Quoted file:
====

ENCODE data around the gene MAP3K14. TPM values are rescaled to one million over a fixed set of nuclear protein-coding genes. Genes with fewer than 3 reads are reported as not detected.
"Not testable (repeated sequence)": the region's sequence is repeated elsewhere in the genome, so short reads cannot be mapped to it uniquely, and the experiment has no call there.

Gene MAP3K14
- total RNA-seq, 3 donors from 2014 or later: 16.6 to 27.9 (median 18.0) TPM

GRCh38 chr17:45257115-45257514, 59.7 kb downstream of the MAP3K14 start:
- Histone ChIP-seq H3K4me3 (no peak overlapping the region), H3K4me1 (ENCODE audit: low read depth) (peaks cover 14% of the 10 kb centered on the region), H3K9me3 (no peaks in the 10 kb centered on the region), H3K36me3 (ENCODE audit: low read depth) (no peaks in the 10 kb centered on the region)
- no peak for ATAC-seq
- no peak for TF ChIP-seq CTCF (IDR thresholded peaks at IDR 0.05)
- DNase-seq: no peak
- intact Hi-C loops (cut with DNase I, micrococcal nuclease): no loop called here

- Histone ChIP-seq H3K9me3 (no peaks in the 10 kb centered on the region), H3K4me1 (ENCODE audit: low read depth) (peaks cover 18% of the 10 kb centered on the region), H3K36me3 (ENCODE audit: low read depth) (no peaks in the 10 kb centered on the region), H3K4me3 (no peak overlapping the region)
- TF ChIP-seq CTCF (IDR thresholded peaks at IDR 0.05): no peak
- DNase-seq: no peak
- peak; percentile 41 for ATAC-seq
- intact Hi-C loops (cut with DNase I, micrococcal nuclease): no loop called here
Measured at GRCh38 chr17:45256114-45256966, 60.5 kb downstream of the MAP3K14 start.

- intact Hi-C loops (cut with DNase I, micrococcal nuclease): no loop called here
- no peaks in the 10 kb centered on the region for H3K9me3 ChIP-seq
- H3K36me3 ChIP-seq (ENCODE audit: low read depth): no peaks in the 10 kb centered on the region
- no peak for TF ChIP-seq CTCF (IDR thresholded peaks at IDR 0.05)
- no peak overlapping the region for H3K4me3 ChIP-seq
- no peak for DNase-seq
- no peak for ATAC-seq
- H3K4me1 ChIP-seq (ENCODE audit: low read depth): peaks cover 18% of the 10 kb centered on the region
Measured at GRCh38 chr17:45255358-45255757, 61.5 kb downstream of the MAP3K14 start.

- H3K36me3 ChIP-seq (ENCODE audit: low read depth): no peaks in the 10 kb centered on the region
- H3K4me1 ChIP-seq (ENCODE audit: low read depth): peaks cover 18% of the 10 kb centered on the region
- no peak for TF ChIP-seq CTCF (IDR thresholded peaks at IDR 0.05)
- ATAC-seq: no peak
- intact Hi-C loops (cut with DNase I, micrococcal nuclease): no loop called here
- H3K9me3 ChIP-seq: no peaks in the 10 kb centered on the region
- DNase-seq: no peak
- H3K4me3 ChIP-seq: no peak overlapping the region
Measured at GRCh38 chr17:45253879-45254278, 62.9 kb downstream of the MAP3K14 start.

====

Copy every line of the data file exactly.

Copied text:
ENCODE data around the gene MAP3K14. TPM values are rescaled to one million over a fixed set of nuclear protein-coding genes. Genes with fewer than 3 reads are reported as not detected.
"Not testable (repeated sequence)": the region's sequence is repeated elsewhere in the genome, so short reads cannot be mapped to it uniquely, and the experiment has no call there.

Gene MAP3K14
- total RNA-seq, 3 donors from 2014 or later: 16.6 to 27.9 (median 18.0) TPM

GRCh38 chr17:45257115-45257514, 59.7 kb downstream of the MAP3K14 start:
- Histone ChIP-seq H3K4me3 (no peak overlapping the region), H3K4me1 (ENCODE audit: low read depth) (peaks cover 14% of the 10 kb centered on the region), H3K9me3 (no peaks in the 10 kb centered on the region), H3K36me3 (ENCODE audit: low read depth) (no peaks in the 10 kb centered on the region)
- no peak for ATAC-seq
- no peak for TF ChIP-seq CTCF (IDR thresholded peaks at IDR 0.05)
- DNase-seq: no peak
- intact Hi-C loops (cut with DNase I, micrococcal nuclease): no loop called here

- Histone ChIP-seq H3K9me3 (no peaks in the 10 kb centered on the region), H3K4me1 (ENCODE audit: low read depth) (peaks cover 18% of the 10 kb centered on the region), H3K36me3 (ENCODE audit: low read depth) (no peaks in the 10 kb centered on the region), H3K4me3 (no peak overlapping the region)
- TF ChIP-seq CTCF (IDR thresholded peaks at IDR 0.05): no peak
- DNase-seq: no peak
- peak; percentile 41 for ATAC-seq
- intact Hi-C loops (cut with DNase I, micrococcal nuclease): no loop called here
Measured at GRCh38 chr17:45256114-45256966, 60.5 kb downstream of the MAP3K14 start.

- intact Hi-C loops (cut with DNase I, micrococcal nuclease): no loop called here
- no peaks in the 10 kb centered on the region for H3K9me3 ChIP-seq
- H3K36me3 ChIP-seq (ENCODE audit: low read depth): no peaks in the 10 kb centered on the region
- no peak for TF ChIP-seq CTCF (IDR thresholded peaks at IDR 0.05)
- no peak overlapping the region for H3K4me3 ChIP-seq
- no peak for DNase-seq
- no peak for ATAC-seq
- H3K4me1 ChIP-seq (ENCODE audit: low read depth): peaks cover 18% of the 10 kb centered on the region
Measured at GRCh38 chr17:45255358-45255757, 61.5 kb downstream of the MAP3K14 start.

- H3K36me3 ChIP-seq (ENCODE audit: low read depth): no peaks in the 10 kb centered on the region
- H3K4me1 ChIP-seq (ENCODE audit: low read depth): peaks cover 18% of the 10 kb centered on the region
- no peak for TF ChIP-seq CTCF (IDR thresholded peaks at IDR 0.05)
- ATAC-seq: no peak
- intact Hi-C loops (cut with DNase I, micrococcal nuclease): no loop called here
- H3K9me3 ChIP-seq: no peaks in the 10 kb centered on the region
- DNase-seq: no peak
- H3K4me3 ChIP-seq: no peak overlapping the region
Measured at GRCh38 chr17:45253879-45254278, 62.9 kb downstream of the MAP3K14 start.